2014 Corvette designer Kirk Bennion on resonance, legacy and the ever-evolving Vette
Chief designer has 'a tribal knowledge' of Corvettes and a hatred of pop-up headlights
The way Kirk Bennion tells it, the Corvette is the only car that's steeped in history yet chooses to largely ignore it.
Well, "ignore" is a harsh word. Let's say the Corvette "progresses past history" through the liberal use of aerodynamics, which the chief designer can't resist talking about -- first at the Autoweek Design Forum, then in our Feb. 18 issue.
We interviewed Bennion once again at the Petersen Museum's Corvette 60th Anniversary gala, this time asking about where the Corvette is going -- a new demographic, a bolder design, but the same enduring legacy and a philosophy of cheap (no, wait, make that "attainable") world-class performance. A GM public relations professional sat idly by to ensure that Bennion didn't gleefully spill any company secrets -- "the 2015 Corvette Z06 will be mid-engined and powered by a Wankel rotary!" -- but Bennion kept the future under wraps.
Onward and upward goes the Corvette, and while it's true that each Vette shares the same long hood, short deck, big curves and two-seat size, each generation shares its own distinct, transformative style, instantly recognizable at a glance. "The Corvette is a sign of the times," said Bennion, "reflective of the time it was created." For better or for worse, the C7 is the Corvette that this decade deserves.
OK, first off, we're here celebrating 60 years of the Corvette, a car that's impossible to talk about without discussing its past. From your last interview with Autoweek, it sounds like designing the Corvette was a bit of a dream come true for you.
For any of us who have gotten the opportunity to work on this car, it's a dream car true for all the designers. The guys that are sitting back in the studio right now, they had a great time working on this car as well.
Was it daunting to work on a car with such a rich history?
I tell people, you acquire a tribal knowledge of the car. I learned some things while working on the Corvette from 1986 to 1989. And you do realize that one, you have to be very respectful of the car because it is such a huge icon, but there's also a lot of effort that you have to put in a car like this. There's a knowledge that you have to have for the past cars and there's an expectation, but there's also a willingness to take those cars to the next level. It's a big-time commitment.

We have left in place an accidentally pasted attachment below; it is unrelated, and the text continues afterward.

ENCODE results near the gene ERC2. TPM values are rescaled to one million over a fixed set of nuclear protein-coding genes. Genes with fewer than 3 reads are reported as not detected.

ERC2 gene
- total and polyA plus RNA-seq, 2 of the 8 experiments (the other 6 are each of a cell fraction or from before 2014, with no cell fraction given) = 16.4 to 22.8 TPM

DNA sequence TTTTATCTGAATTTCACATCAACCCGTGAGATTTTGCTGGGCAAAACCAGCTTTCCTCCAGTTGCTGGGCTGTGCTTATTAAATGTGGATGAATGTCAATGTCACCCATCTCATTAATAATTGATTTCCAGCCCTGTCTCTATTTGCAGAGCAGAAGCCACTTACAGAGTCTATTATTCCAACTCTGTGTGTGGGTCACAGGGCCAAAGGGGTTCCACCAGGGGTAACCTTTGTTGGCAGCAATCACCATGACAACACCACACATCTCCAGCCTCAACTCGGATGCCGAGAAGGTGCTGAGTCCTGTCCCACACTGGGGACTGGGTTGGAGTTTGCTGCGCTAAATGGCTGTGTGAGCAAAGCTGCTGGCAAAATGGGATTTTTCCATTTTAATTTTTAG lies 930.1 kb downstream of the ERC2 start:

What specific design cues from past Corvettes can we see?
The intent of the C7 was looking forward, getting to a new level, so we didn't want it to be seen as a lineage design. If you look at Corvette's history, you see jumps that were made from the C1 to the C2, C2 to the C3. As aerodynamics became more and more influential to the car, some people would argue that maybe the aerodynamics might have restricted the design a little bit. On this car, we wanted it to be an expressive, compelling design that would resonate across different age groups as well as different continents. So there's a careful balance there, but we really wanted that compelling design first without giving up good aerodynamics.
What were some of the challenges in retaining Corvette styling cues while balancing aerodynamics and efficiency?
Early on, we went in the wind tunnel with five different themes in scale model form. We started to understand that with five different themes, there's certain things you can do that'll get you towards the [aerodynamic] target, and there's certain things you do that will take you away. And we were able to establish and apply those to this car as we were designing it. We continue to apply scale model testing, full model testing, but it was always with that balance of getting that right aesthetic. There were times in the tunnel that we found something that was really good but maybe it didn't look so good. So I would say to the aerodynamics guys, I need to refine what we have here. Because you could have some kind of feature that works well in the tunnel, but if you change outside of the tunnel, you don't know if you've made it better or made it worse. So we try to use our time in the tunnel to finesse the surface, and finesse the design.
What's one design element, like a hidden Easter egg, that you might not notice at first but you want the car to surprise people with?
There are different elements through the car. For instance, if you look at the Z51 wheels, there's actually a raised pad that has Corvette lettering on it. This raised pad is actually a way of putting weight into this side of the wheel. Because opposite of this pad is the tire pressure sensor. What we're trying to do there is to reduce the number of wheel weights; aesthetically, we don't like them. Wheel weights are no longer lead, they're steel, so they're not as heavy, so you'll need more of them to do the job…so we carefully designed the wheels to balance itself out and reduce the number of wheel weights.
The exhaust has a black chrome heat shield around it. Black chrome, for you and I, is kind of a neat trick. It just so happens that that is the only finish that we could put on that part that could resist the heat from the exhaust tips. And using a larger, 4.25-inch exhaust tip was key. We had a larger tip that was part of our [NPP order code] active exhaust option. To get to those larger tips -- and here you can appreciate that everything on the Corvette has a weight target -- we had to put a bell curve in them. There's a bit of a pinch point that optimizes the airflow, but also reduces the weight of the tip.
How diverse was your team? Was there input from overseas and other GM divisions?